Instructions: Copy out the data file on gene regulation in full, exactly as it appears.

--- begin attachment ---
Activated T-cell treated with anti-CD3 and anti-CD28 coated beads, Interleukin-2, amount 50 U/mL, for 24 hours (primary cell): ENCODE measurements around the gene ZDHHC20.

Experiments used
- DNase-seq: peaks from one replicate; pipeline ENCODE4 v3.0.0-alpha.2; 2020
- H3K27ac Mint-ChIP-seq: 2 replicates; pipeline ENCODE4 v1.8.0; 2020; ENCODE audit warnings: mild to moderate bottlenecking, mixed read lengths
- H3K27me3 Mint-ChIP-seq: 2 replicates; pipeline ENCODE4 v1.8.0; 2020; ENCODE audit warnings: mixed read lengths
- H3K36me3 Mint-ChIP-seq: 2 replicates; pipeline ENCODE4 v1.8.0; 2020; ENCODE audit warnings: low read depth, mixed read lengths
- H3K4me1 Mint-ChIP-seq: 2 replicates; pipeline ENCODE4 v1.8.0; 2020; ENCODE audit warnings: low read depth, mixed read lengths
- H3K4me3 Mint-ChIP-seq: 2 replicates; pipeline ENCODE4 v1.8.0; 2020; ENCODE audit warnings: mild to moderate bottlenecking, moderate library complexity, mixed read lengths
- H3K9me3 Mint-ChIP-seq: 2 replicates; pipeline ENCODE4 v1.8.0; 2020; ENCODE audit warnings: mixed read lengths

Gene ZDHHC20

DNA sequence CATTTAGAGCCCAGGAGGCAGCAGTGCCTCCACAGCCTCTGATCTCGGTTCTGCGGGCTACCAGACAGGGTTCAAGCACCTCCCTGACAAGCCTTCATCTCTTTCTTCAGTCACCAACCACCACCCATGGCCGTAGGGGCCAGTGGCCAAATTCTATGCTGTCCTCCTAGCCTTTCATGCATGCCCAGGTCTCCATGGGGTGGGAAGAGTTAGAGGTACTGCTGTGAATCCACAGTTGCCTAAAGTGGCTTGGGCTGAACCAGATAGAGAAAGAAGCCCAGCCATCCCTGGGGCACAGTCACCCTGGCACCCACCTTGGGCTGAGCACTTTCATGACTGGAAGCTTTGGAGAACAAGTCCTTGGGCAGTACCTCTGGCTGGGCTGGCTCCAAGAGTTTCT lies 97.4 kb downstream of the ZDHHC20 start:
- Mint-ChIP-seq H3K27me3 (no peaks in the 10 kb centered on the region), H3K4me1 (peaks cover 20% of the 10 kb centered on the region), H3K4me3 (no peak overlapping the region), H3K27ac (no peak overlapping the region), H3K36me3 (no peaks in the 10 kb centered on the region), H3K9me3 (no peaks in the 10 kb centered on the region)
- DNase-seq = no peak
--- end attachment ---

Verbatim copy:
Activated T-cell treated with anti-CD3 and anti-CD28 coated beads, Interleukin-2, amount 50 U/mL, for 24 hours (primary cell): ENCODE measurements around the gene ZDHHC20.

Experiments used
- DNase-seq: peaks from one replicate; pipeline ENCODE4 v3.0.0-alpha.2; 2020
- H3K27ac Mint-ChIP-seq: 2 replicates; pipeline ENCODE4 v1.8.0; 2020; ENCODE audit warnings: mild to moderate bottlenecking, mixed read lengths
- H3K27me3 Mint-ChIP-seq: 2 replicates; pipeline ENCODE4 v1.8.0; 2020; ENCODE audit warnings: mixed read lengths
- H3K36me3 Mint-ChIP-seq: 2 replicates; pipeline ENCODE4 v1.8.0; 2020; ENCODE audit warnings: low read depth, mixed read lengths
- H3K4me1 Mint-ChIP-seq: 2 replicates; pipeline ENCODE4 v1.8.0; 2020; ENCODE audit warnings: low read depth, mixed read lengths
- H3K4me3 Mint-ChIP-seq: 2 replicates; pipeline ENCODE4 v1.8.0; 2020; ENCODE audit warnings: mild to moderate bottlenecking, moderate library complexity, mixed read lengths
- H3K9me3 Mint-ChIP-seq: 2 replicates; pipeline ENCODE4 v1.8.0; 2020; ENCODE audit warnings: mixed read lengths

Gene ZDHHC20

DNA sequence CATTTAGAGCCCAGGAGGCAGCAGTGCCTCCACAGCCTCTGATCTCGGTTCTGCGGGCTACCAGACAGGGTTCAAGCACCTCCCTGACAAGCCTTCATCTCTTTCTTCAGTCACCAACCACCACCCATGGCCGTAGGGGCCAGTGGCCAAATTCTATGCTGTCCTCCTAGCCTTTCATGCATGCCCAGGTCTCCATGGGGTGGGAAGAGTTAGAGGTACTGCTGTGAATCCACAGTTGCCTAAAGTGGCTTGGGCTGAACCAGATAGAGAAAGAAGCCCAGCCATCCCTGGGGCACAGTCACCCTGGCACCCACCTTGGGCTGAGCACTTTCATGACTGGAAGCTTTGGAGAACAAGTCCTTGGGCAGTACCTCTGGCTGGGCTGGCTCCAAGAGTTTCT lies 97.4 kb downstream of the ZDHHC20 start:
- Mint-ChIP-seq H3K27me3 (no peaks in the 10 kb centered on the region), H3K4me1 (peaks cover 20% of the 10 kb centered on the region), H3K4me3 (no peak overlapping the region), H3K27ac (no peak overlapping the region), H3K36me3 (no peaks in the 10 kb centered on the region), H3K9me3 (no peaks in the 10 kb centered on the region)
- DNase-seq = no peak